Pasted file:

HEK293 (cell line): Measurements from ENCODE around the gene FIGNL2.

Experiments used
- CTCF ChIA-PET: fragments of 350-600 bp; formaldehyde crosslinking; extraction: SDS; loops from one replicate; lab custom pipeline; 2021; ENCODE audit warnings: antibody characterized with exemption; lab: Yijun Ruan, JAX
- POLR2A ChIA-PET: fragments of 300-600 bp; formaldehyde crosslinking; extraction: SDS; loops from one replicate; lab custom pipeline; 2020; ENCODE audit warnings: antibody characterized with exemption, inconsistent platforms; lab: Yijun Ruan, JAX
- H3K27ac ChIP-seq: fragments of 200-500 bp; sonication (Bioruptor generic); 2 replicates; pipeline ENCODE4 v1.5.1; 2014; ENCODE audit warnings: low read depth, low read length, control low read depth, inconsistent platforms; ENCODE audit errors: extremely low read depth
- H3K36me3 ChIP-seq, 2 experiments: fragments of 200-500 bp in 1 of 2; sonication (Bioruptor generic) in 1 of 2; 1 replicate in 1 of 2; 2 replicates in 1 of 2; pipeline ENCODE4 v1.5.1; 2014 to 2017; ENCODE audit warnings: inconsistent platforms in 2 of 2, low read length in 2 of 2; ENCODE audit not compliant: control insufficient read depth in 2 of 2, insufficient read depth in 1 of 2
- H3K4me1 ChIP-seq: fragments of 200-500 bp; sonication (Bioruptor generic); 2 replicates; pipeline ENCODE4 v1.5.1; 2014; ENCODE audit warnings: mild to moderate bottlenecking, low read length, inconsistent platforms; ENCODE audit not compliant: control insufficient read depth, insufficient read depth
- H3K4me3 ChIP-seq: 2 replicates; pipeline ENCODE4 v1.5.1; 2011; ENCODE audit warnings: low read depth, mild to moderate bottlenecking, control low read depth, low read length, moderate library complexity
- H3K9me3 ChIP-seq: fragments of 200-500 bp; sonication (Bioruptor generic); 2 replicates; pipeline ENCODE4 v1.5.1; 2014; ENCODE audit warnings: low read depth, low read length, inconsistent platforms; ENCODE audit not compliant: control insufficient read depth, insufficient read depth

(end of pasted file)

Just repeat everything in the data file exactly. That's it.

HEK293 (cell line): Measurements from ENCODE around the gene FIGNL2.

Experiments used
- CTCF ChIA-PET: fragments of 350-600 bp; formaldehyde crosslinking; extraction: SDS; loops from one replicate; lab custom pipeline; 2021; ENCODE audit warnings: antibody characterized with exemption; lab: Yijun Ruan, JAX
- POLR2A ChIA-PET: fragments of 300-600 bp; formaldehyde crosslinking; extraction: SDS; loops from one replicate; lab custom pipeline; 2020; ENCODE audit warnings: antibody characterized with exemption, inconsistent platforms; lab: Yijun Ruan, JAX
- H3K27ac ChIP-seq: fragments of 200-500 bp; sonication (Bioruptor generic); 2 replicates; pipeline ENCODE4 v1.5.1; 2014; ENCODE audit warnings: low read depth, low read length, control low read depth, inconsistent platforms; ENCODE audit errors: extremely low read depth
- H3K36me3 ChIP-seq, 2 experiments: fragments of 200-500 bp in 1 of 2; sonication (Bioruptor generic) in 1 of 2; 1 replicate in 1 of 2; 2 replicates in 1 of 2; pipeline ENCODE4 v1.5.1; 2014 to 2017; ENCODE audit warnings: inconsistent platforms in 2 of 2, low read length in 2 of 2; ENCODE audit not compliant: control insufficient read depth in 2 of 2, insufficient read depth in 1 of 2
- H3K4me1 ChIP-seq: fragments of 200-500 bp; sonication (Bioruptor generic); 2 replicates; pipeline ENCODE4 v1.5.1; 2014; ENCODE audit warnings: mild to moderate bottlenecking, low read length, inconsistent platforms; ENCODE audit not compliant: control insufficient read depth, insufficient read depth
- H3K4me3 ChIP-seq: 2 replicates; pipeline ENCODE4 v1.5.1; 2011; ENCODE audit warnings: low read depth, mild to moderate bottlenecking, control low read depth, low read length, moderate library complexity
- H3K9me3 ChIP-seq: fragments of 200-500 bp; sonication (Bioruptor generic); 2 replicates; pipeline ENCODE4 v1.5.1; 2014; ENCODE audit warnings: low read depth, low read length, inconsistent platforms; ENCODE audit not compliant: control insufficient read depth, insufficient read depth